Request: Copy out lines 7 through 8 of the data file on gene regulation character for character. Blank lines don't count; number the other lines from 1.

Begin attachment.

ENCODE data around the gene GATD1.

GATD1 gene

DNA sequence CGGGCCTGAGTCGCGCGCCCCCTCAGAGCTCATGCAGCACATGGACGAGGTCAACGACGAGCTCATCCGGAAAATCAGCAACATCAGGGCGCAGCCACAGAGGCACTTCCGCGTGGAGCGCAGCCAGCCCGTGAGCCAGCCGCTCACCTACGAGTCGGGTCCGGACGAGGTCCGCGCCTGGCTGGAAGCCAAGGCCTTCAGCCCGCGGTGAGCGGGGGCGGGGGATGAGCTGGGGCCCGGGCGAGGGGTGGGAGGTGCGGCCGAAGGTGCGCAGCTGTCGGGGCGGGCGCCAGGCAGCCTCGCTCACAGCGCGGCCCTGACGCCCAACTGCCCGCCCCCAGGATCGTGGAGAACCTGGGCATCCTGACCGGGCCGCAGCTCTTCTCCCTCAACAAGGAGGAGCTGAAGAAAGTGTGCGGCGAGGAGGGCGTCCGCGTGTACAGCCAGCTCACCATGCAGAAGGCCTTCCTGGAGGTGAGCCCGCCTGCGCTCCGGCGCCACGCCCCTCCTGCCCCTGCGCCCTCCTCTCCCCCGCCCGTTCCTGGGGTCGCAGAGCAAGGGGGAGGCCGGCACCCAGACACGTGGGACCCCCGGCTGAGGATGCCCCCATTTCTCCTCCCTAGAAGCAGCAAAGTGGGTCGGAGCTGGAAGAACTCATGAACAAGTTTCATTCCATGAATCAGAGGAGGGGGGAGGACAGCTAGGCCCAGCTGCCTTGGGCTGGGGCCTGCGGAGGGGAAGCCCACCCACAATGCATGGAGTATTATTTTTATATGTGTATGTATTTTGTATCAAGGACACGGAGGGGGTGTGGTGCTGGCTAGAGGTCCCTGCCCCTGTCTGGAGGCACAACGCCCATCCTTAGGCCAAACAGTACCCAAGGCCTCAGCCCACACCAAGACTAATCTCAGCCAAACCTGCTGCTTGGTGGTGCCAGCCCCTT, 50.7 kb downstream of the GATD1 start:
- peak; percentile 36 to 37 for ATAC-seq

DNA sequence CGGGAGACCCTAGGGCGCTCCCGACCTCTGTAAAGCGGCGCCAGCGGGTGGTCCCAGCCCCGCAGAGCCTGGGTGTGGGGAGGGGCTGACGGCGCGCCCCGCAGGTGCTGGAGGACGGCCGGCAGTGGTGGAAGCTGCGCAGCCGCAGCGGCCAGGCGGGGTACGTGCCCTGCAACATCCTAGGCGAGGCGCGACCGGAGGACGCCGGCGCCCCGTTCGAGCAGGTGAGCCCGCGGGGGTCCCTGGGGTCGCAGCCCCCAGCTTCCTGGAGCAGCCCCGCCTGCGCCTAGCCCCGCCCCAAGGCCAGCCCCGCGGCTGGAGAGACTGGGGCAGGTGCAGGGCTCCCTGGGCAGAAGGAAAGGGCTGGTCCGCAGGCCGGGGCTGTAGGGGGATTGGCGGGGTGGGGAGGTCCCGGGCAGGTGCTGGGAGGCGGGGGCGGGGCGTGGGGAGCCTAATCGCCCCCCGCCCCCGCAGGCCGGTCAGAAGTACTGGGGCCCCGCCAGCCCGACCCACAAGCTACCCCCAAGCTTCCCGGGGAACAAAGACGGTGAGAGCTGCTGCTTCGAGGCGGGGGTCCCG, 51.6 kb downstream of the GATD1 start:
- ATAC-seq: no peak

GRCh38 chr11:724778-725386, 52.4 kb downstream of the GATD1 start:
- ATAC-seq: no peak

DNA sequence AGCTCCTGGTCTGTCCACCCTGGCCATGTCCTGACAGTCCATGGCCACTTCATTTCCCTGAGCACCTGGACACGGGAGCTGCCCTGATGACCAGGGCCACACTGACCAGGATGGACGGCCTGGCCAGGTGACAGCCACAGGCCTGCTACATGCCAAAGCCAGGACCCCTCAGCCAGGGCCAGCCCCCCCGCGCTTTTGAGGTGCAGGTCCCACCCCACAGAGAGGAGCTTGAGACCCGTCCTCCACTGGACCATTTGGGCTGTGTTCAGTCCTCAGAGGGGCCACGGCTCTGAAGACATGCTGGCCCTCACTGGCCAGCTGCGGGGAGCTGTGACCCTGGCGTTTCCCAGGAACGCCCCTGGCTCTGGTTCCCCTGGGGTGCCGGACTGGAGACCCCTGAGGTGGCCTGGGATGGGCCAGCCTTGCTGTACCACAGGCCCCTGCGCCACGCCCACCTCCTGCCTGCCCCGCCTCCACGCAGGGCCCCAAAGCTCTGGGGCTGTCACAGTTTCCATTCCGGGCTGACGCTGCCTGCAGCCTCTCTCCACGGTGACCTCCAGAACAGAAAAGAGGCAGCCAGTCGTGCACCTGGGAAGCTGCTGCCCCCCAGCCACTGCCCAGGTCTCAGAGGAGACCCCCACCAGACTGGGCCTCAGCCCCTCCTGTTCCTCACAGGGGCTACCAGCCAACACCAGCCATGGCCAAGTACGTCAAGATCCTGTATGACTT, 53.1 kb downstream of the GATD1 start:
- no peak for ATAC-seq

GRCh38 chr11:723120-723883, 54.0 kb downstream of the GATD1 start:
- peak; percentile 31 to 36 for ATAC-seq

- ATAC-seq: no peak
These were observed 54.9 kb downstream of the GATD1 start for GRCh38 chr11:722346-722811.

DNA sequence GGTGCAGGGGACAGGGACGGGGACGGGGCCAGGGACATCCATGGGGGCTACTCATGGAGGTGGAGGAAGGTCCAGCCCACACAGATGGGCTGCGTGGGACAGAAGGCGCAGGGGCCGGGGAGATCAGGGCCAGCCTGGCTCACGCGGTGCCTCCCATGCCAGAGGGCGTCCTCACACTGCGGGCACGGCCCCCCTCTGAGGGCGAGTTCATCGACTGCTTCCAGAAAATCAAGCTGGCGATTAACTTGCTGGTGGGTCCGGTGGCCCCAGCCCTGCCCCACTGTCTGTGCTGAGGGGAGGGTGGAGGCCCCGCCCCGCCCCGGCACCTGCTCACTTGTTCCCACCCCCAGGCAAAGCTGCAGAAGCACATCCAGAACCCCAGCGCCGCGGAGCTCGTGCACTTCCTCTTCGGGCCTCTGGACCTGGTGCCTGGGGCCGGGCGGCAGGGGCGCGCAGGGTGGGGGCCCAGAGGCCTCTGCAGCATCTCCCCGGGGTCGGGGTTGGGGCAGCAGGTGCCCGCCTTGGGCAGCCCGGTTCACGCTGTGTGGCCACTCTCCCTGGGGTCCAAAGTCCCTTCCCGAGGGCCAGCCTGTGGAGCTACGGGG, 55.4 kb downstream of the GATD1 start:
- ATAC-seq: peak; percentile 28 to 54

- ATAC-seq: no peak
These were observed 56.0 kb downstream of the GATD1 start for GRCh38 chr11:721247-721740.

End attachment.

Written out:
GRCh38 chr11:724778-725386, 52.4 kb downstream of the GATD1 start:
- ATAC-seq: no peak